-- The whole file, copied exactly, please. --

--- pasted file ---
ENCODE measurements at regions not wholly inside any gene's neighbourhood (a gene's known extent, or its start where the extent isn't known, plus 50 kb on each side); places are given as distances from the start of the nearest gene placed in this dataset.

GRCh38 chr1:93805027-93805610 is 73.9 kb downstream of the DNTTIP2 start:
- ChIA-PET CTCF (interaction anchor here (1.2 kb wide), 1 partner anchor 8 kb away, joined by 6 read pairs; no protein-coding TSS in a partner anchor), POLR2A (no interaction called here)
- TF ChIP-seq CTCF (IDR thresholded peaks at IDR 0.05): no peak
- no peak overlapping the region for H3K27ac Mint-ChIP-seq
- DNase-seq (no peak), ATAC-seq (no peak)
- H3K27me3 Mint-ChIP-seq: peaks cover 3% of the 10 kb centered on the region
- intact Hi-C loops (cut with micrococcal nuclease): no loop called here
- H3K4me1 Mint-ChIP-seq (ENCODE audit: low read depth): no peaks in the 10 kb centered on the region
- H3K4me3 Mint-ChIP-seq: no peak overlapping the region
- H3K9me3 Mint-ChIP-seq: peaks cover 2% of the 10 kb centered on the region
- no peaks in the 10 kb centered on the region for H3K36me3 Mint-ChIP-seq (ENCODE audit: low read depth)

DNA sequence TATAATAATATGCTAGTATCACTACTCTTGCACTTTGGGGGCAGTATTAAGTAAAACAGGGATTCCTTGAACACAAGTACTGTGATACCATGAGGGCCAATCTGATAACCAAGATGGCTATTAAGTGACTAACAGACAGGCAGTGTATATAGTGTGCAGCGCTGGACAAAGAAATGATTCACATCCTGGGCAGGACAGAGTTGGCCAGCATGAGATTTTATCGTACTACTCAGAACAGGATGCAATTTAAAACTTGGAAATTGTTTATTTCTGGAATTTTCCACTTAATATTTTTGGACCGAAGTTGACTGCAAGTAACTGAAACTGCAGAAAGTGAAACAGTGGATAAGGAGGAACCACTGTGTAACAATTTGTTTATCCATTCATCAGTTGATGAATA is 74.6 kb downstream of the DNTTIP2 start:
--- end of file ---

ENCODE measurements at regions not wholly inside any gene's neighbourhood (a gene's known extent, or its start where the extent isn't known, plus 50 kb on each side); places are given as distances from the start of the nearest gene placed in this dataset.

GRCh38 chr1:93805027-93805610 is 73.9 kb downstream of the DNTTIP2 start:
- ChIA-PET CTCF (interaction anchor here (1.2 kb wide), 1 partner anchor 8 kb away, joined by 6 read pairs; no protein-coding TSS in a partner anchor), POLR2A (no interaction called here)
- TF ChIP-seq CTCF (IDR thresholded peaks at IDR 0.05): no peak
- no peak overlapping the region for H3K27ac Mint-ChIP-seq
- DNase-seq (no peak), ATAC-seq (no peak)
- H3K27me3 Mint-ChIP-seq: peaks cover 3% of the 10 kb centered on the region
- intact Hi-C loops (cut with micrococcal nuclease): no loop called here
- H3K4me1 Mint-ChIP-seq (ENCODE audit: low read depth): no peaks in the 10 kb centered on the region
- H3K4me3 Mint-ChIP-seq: no peak overlapping the region
- H3K9me3 Mint-ChIP-seq: peaks cover 2% of the 10 kb centered on the region
- no peaks in the 10 kb centered on the region for H3K36me3 Mint-ChIP-seq (ENCODE audit: low read depth)

DNA sequence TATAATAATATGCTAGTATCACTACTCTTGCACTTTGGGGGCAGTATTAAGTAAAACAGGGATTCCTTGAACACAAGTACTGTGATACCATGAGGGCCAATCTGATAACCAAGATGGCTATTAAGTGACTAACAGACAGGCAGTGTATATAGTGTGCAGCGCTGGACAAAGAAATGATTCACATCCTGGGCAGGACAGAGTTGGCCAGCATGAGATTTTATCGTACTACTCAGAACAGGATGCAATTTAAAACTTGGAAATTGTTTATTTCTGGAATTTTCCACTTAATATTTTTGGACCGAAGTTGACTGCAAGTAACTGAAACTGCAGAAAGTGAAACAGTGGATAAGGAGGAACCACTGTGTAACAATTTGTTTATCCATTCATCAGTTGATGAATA is 74.6 kb downstream of the DNTTIP2 start: